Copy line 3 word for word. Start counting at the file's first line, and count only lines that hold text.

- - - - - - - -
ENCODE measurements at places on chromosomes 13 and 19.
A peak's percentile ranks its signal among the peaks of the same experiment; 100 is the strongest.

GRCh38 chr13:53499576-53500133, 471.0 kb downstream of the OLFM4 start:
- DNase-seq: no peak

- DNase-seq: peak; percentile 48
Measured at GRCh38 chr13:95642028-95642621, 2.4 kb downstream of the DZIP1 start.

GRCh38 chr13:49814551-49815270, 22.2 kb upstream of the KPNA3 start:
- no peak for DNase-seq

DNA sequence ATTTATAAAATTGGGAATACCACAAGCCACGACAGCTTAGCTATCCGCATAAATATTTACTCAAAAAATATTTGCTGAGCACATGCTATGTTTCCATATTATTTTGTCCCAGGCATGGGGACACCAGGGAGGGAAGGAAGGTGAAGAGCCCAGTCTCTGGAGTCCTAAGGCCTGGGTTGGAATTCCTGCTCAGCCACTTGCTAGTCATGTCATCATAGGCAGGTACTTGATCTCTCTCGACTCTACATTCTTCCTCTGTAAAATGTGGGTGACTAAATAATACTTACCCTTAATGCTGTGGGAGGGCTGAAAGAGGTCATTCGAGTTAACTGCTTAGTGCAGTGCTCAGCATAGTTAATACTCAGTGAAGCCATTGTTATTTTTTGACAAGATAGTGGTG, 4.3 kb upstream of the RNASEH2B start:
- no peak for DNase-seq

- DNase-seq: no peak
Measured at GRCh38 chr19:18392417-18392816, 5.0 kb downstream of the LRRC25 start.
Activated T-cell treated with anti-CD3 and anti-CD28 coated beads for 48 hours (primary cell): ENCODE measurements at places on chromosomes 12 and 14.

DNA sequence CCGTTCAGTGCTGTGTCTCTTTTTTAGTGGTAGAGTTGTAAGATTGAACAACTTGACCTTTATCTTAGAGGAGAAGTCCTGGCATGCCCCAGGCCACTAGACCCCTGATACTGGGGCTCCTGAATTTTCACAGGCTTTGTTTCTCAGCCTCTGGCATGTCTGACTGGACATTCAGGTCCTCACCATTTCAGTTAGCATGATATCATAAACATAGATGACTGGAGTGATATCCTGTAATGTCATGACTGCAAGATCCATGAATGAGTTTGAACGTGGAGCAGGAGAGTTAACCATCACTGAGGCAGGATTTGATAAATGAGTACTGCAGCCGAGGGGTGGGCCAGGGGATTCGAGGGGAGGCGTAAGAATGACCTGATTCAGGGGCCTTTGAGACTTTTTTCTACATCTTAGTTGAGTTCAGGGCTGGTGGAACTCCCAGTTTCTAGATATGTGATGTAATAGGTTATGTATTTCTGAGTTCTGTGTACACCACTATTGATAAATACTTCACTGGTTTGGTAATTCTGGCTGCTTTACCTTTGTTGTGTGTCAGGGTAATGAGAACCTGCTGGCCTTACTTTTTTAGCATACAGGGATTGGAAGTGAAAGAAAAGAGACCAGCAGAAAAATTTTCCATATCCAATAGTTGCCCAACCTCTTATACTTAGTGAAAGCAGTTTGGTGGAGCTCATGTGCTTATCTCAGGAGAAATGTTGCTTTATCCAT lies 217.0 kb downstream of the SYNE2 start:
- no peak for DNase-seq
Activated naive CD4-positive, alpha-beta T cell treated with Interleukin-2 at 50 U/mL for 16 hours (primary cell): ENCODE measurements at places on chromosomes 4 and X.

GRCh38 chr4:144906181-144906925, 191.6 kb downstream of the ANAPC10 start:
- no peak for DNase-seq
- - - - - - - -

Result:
GRCh38 chr13:53499576-53500133, 471.0 kb downstream of the OLFM4 start: